Yoga Journal interviews Maty Ezraty

Maybe you’ve seen this one, posted at some point on Wednesday: Kathryn Budig interviews Maty Ezraty for Yoga Journal:

Kathryn Budig: What is your personal practice like these days?
Maty Ezraty: I’m still practicing Ashtanga and modify as needed. I have always been a slow Ashtanga practitioner. I take my time getting through the series and enjoy spending extra time in the Sun Salutations and standing poses, although these days it can be even slower! I do less of the jumps and spend more time in poses adding preps and variations. I’ll often addrestorative poses at the end of my practice using props as needed. Occasionally, I change the practice completely and do more of an Iyengar style practice. It’s a good practice for me to do things differently, to let go of the habit, but truth be told, I mainly stick with the general outline of Ashtanga. I like it. It works for me.

[snip]

KB: I was your devoted student when you taught in the Yogaworks Mysore room, but eventually moved over to vinyasa flow after you left. Ultimately, I found that the Mysore practice (I was doing second series at the time) became way too fiery and I burnt out. What’s your advice for someone wanting to do Mysore Ashtanga, especially for those with full and busy lives?
ME: I see Ashtanga as a map and not a mandate. If we view Ashtanga as equaling first and second series and think we have to do the entire series in order to consider it a good day of practice, we are bound to suffer. We will have days and times in our lives when we need to do less. I see the Mysore room as a place for students to learn how to practice yoga as well as learn how to practice what is good for them. Yoga should support our life and not be another demand that we put on ourselves. Our practice should cultivate inquiry, sensitivity, and kindness to ourselves. If we force ourselves to stick to the series no matter what is happening in our body and mind, we have missed the whole point of yoga. Some days we might be better off going for a walk in nature.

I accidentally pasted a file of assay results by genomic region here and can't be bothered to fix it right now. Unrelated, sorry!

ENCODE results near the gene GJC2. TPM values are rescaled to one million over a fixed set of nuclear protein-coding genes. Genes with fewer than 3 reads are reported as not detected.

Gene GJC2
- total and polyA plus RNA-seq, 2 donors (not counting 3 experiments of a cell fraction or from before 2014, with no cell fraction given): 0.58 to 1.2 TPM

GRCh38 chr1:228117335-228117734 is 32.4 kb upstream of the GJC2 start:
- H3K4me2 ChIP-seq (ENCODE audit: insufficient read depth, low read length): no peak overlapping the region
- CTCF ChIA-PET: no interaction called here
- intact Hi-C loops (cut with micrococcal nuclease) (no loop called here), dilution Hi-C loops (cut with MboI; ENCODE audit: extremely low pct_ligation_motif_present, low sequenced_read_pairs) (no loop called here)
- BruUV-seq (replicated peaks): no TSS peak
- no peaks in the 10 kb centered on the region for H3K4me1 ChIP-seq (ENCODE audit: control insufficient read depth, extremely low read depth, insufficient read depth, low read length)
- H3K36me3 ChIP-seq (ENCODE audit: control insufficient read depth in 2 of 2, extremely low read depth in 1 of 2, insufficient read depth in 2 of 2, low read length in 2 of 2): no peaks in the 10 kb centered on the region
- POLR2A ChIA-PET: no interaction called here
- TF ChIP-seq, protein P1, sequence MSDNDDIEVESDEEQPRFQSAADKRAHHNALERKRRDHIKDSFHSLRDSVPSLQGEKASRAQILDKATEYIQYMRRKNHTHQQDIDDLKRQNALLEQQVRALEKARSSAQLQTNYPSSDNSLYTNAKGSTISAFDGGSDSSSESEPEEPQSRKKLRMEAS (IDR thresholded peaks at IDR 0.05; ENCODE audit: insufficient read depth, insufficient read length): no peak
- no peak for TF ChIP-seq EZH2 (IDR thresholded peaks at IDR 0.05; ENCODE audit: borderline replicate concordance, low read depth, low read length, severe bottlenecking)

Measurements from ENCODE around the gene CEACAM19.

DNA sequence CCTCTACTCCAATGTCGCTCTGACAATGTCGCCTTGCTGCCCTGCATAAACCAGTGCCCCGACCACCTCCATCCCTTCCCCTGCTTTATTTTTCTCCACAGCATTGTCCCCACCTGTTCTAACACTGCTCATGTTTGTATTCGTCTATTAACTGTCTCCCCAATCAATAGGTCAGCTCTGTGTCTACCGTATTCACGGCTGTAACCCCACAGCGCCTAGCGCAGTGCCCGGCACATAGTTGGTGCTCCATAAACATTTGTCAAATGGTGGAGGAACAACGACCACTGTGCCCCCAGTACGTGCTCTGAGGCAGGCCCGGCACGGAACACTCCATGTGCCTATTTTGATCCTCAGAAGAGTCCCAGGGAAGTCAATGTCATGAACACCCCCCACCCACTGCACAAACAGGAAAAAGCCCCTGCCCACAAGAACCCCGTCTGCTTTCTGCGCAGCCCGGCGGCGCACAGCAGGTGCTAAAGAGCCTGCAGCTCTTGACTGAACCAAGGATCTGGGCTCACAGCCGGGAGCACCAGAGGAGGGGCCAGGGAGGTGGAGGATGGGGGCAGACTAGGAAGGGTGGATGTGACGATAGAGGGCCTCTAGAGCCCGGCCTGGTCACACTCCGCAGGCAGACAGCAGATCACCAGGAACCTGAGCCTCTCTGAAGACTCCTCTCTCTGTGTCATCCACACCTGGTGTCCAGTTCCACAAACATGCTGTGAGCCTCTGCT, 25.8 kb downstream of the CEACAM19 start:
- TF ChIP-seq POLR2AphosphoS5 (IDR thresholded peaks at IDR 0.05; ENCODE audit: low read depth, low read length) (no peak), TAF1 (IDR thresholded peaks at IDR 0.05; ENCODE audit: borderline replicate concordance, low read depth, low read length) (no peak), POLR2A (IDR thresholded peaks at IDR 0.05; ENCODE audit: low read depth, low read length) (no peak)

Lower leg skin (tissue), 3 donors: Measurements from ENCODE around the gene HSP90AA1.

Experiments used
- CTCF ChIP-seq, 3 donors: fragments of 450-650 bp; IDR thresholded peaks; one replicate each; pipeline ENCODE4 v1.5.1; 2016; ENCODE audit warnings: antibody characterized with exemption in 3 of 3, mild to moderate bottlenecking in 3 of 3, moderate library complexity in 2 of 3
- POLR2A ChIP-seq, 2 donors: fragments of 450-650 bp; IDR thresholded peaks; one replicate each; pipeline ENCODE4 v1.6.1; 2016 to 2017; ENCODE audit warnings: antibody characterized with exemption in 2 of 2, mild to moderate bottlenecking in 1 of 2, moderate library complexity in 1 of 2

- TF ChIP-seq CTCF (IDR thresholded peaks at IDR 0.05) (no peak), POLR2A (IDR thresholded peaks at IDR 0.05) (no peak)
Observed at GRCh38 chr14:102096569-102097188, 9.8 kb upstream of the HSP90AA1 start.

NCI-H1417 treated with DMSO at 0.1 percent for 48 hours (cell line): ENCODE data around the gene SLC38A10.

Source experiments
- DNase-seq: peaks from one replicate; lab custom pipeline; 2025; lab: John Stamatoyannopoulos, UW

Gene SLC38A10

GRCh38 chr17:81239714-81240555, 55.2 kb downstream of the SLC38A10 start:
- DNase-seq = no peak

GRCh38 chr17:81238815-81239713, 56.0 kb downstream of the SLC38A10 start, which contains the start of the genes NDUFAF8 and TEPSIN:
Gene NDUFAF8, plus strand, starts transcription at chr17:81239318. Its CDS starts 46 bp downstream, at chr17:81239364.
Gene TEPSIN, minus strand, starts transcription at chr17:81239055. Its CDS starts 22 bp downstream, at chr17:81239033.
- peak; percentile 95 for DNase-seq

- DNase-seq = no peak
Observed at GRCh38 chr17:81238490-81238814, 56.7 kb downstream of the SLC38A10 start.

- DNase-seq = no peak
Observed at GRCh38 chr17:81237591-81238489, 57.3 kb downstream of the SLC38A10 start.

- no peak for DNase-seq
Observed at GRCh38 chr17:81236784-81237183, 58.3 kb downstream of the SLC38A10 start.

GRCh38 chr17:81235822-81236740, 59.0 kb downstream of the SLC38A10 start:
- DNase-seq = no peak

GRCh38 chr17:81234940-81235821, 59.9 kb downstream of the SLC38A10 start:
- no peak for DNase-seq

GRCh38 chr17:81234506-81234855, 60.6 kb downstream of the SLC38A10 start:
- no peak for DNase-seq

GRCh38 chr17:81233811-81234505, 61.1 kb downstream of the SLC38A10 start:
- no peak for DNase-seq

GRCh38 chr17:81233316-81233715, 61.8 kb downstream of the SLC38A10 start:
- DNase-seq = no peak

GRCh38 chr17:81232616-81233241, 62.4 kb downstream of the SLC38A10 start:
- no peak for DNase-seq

Let’s also keep in mind that not everyone should or can do all the poses in first series. As teachers, no matter what yoga style we teach, we should know how and when to modify for our students needs. What better place than the Mysore room, where everyone can go at their own pace? It is a wonderful way to learn to listen to your body and to your needs. The practice can always be modified so that Ashtanga can support you.

They go on to talk about the use of props and where Maty hopes yoga goes.

Posted by Steve

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Maty Ezraty on her approach to Ashtanga and much more

I know either today or tomorrow you’re taking rest from practice, which means you have 45 extra minutes to check out this interview with Maty Ezraty:

Here’s what you can expect to hear:

Maty speaks about her approach to Ashtanga,
The differences between the Iyengar and Ashtanga tradition,
The difference between the Indian and Western Mind,
Vipasana and meditation techniques,
How Shri Pattabhi Jois also adapted the practice for students,
Differences between the mindsets of the great teachers,
A mindful and individual approach to Ashtanga Yoga.

That’s a pretty full plate. It’s from Purple Valley Ashtanga Yoga, which has a trove of similar videos.

Posted by Steve

In case you missed it, Maty Ezraty on being a good teacher

You all likely saw this video during the past few days, but if not, it is worth a look. It was posted back in August, but as many things with the Interweb go, it can take a while for the “viral” to go off. I think of the current 2,300 or so views, about a 1,000 were just from the past couple of days.

Oh, it’s of Maty Ezraty, one of the great senior Western teachers. In it, she answers the question: Would you rather be a good teacher or a popular one?

Yes, heavy stuff. Hold on tight:

Posted by Steve